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The Virtual Org Chart

Posted on Sunday, May 17th 2009

By Guest Authors Richard Hooker and Steve Monas

[The series, which started with “The Outsourcing Imperative”, continues with a discussion of what needs to be planned before and while working with an outsourcer.]

Not only does outsourcing allow entrepreneurs to build full-scale enterprises, building a virtual organization, at least in part, is an absolute requirement to be competitive in an age of accelerated change. Developing outsourcing competence, however, is a daunting task, especially when all the other imperatives of a startup come crashing down around your head. In this excerpt from our book, “Shoestring Venture: The Startup Bible”, we discuss all the necessary planning that goes into building a partly- or fully-outsourced startup. 

Like much else in starting a business, running a company using outsourced vendors requires skills you may not have and tasks you may never have performed. And outsourcing management involves one mighty steep learning curve.

Top on that list is building and maintaining an effective organization chart.

“Wait a minute! If I outsource most or all of my business functions, what do I need an org chart for? I have no employees!”

It’s because your outsourcing so much of your business functions that you need an organization chart, even more than if you were building all your company’s capabilities in-house.

Simply put, an organization chart and its accompanying materials organize a business by answering three questions:

  • What are the “things” that need to be done in order for the business to succeed?
  • Who does these “things”?
  • And at what level of performance?

So an organization chart consists of a chart, a set of job descriptions, and a set of performance expectations to go with each job description.

With an organization chart, the people running the business have a handle on all the functions and tasks that have to be performed. Without a dynamic, living, breathing organization chart and job description catalog, it’s highly likely that very important tasks — in fact, survival tasks — won’t get done. Or they’ll be done poorly, which is just as much a business-killer.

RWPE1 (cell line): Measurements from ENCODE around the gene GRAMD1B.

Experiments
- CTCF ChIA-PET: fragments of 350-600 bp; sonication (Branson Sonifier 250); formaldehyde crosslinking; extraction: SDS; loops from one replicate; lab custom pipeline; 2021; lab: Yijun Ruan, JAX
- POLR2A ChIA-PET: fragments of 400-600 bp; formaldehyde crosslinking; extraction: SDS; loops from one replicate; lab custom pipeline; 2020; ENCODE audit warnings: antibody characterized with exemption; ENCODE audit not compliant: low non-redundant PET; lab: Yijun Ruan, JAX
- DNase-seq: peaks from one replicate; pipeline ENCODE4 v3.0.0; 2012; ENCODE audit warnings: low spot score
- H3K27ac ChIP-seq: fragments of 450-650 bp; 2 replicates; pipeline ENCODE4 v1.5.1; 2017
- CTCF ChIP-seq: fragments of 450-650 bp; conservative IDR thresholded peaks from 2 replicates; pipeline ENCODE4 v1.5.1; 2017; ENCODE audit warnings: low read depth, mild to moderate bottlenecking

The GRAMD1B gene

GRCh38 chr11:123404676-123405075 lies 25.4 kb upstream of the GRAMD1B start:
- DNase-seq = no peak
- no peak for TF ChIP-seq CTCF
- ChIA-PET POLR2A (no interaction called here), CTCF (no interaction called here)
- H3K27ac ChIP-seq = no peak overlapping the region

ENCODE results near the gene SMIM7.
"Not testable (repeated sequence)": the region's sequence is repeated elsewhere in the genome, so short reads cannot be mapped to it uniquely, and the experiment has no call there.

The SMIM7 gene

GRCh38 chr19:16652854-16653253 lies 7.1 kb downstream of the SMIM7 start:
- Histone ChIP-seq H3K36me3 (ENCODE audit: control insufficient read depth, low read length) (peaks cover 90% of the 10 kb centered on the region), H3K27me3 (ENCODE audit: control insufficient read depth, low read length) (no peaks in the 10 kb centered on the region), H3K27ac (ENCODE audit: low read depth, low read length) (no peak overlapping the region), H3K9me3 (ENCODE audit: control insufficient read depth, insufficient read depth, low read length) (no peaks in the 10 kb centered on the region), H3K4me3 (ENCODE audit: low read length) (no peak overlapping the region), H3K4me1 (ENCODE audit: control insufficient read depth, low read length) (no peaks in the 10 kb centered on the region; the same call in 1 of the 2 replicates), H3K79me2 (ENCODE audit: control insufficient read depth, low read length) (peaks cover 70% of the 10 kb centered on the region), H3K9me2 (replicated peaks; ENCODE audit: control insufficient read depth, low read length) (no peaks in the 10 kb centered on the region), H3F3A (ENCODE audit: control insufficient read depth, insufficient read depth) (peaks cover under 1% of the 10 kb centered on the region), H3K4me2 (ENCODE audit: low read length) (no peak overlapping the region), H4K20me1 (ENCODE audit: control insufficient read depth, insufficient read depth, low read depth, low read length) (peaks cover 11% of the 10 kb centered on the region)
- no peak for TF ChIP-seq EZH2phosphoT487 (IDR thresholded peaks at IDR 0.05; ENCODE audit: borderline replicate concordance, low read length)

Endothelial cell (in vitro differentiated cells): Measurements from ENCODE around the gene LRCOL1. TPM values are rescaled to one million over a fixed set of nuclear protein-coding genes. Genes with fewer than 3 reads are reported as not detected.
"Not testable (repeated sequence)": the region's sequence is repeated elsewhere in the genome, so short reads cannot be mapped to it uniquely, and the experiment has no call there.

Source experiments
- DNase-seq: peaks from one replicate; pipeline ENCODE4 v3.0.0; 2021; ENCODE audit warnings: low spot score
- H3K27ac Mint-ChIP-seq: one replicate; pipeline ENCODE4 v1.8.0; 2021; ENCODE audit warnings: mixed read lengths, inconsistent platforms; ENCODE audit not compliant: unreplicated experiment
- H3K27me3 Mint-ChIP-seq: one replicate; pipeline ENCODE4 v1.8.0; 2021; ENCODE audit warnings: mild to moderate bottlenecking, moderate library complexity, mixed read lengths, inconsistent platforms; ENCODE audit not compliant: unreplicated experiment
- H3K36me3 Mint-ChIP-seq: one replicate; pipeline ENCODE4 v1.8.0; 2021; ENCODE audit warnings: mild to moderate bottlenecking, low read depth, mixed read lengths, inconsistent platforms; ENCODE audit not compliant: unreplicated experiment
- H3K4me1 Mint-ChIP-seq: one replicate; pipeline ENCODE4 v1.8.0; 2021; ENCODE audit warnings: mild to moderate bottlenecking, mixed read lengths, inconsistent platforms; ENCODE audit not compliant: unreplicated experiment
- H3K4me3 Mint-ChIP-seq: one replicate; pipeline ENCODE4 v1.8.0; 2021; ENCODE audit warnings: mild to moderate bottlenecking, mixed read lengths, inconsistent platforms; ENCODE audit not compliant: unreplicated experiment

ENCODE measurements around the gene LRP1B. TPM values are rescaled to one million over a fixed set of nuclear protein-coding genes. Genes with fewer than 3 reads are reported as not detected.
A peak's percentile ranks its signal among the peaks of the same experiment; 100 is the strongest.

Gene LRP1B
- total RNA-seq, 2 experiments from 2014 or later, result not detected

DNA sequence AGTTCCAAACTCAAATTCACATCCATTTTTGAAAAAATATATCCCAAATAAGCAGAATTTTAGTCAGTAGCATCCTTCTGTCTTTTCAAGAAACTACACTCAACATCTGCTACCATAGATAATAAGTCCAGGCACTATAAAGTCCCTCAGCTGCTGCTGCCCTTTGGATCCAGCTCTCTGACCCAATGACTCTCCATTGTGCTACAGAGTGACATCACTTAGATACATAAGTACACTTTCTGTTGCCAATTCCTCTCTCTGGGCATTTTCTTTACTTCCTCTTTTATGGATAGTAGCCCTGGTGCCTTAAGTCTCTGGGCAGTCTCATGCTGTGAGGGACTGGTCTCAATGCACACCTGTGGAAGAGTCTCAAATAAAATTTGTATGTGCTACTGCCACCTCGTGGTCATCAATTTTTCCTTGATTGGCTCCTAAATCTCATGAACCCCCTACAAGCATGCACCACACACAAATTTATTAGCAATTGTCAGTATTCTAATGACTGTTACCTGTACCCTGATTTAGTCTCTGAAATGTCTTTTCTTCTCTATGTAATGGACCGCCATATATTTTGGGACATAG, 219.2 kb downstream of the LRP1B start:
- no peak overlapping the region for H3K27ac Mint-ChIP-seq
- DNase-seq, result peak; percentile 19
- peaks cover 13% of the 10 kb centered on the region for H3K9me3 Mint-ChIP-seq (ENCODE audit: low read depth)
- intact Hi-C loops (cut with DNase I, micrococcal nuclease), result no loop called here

Disorganization has many virtues, I’ll admit. Business owners don’t have to manage and employees don’t have to work . . . among other benefits. But without an organization chart, critical tasks go undone. Or only partly done.

And in my experience, that is the number one pitfall businesses that outsource go tumbling into: critical tasks go undone because the outsourcing is not organized. In fact, most shoestring entrepreneurs and small businesses I deal with are initially attracted to outsourcing because they believe it essentially liberates them from having to organize their businesses.

On the contrary, organizing the business is ten times more critical for businesses that outsource critical functions than for traditionally staffed businesses.

Unlike a traditional organization chart, an outsource organization chart is “virtual” in the sense that the slots are filled by functions rather than actual people. But the process is very similar:

  • You start by listing all the tasks and functions that your business must perform.
  • You assign those tasks to “virtual” vendors.
  • You draw up “job descriptions” for these virtual vendors.
  • You draw up performance expectations for each of these job descriptions.

These become the basis for finding, negotiating with, and evaluating the performance of vendors.

You should never draw up an ad, RFP, or contract for a vendor without working out the “job description” and performance expectations relative to the functions of your business as a whole.

The great benefit of outsourcing is it can be used on an “as-needed” basis. But even when a vendor is hired on an ad-hoc basis, that’s no excuse for the improvised, catch-as-catch-can style of outsource management, which, more often than not, leads to bad endings. “As-needed” outsourcing should never mean “as-unplanned” if you want your business to succeed.

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